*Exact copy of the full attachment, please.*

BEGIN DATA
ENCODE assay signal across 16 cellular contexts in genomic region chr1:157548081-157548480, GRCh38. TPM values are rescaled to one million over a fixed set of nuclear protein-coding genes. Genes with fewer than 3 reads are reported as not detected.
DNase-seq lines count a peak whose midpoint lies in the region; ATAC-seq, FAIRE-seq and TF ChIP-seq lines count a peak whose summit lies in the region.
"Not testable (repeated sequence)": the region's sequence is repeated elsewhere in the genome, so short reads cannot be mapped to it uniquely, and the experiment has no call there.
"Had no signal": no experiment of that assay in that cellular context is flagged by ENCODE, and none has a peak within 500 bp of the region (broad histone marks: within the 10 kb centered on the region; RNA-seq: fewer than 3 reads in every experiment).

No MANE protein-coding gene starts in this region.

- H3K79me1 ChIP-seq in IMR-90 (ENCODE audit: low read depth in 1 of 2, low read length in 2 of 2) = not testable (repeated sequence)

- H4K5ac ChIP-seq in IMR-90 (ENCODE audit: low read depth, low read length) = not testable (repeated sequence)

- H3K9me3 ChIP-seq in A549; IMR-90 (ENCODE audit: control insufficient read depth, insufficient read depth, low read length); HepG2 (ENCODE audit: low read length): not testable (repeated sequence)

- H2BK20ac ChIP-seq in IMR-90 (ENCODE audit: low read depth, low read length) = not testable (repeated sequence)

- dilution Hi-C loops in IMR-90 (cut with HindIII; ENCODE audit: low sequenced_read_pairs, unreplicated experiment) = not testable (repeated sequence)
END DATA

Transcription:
ENCODE assay signal across 16 cellular contexts in genomic region chr1:157548081-157548480, GRCh38. TPM values are rescaled to one million over a fixed set of nuclear protein-coding genes. Genes with fewer than 3 reads are reported as not detected.
DNase-seq lines count a peak whose midpoint lies in the region; ATAC-seq, FAIRE-seq and TF ChIP-seq lines count a peak whose summit lies in the region.
"Not testable (repeated sequence)": the region's sequence is repeated elsewhere in the genome, so short reads cannot be mapped to it uniquely, and the experiment has no call there.
"Had no signal": no experiment of that assay in that cellular context is flagged by ENCODE, and none has a peak within 500 bp of the region (broad histone marks: within the 10 kb centered on the region; RNA-seq: fewer than 3 reads in every experiment).

No MANE protein-coding gene starts in this region.

- H3K79me1 ChIP-seq in IMR-90 (ENCODE audit: low read depth in 1 of 2, low read length in 2 of 2) = not testable (repeated sequence)

- H4K5ac ChIP-seq in IMR-90 (ENCODE audit: low read depth, low read length) = not testable (repeated sequence)

- H3K9me3 ChIP-seq in A549; IMR-90 (ENCODE audit: control insufficient read depth, insufficient read depth, low read length); HepG2 (ENCODE audit: low read length): not testable (repeated sequence)

- H2BK20ac ChIP-seq in IMR-90 (ENCODE audit: low read depth, low read length) = not testable (repeated sequence)

- dilution Hi-C loops in IMR-90 (cut with HindIII; ENCODE audit: low sequenced_read_pairs, unreplicated experiment) = not testable (repeated sequence)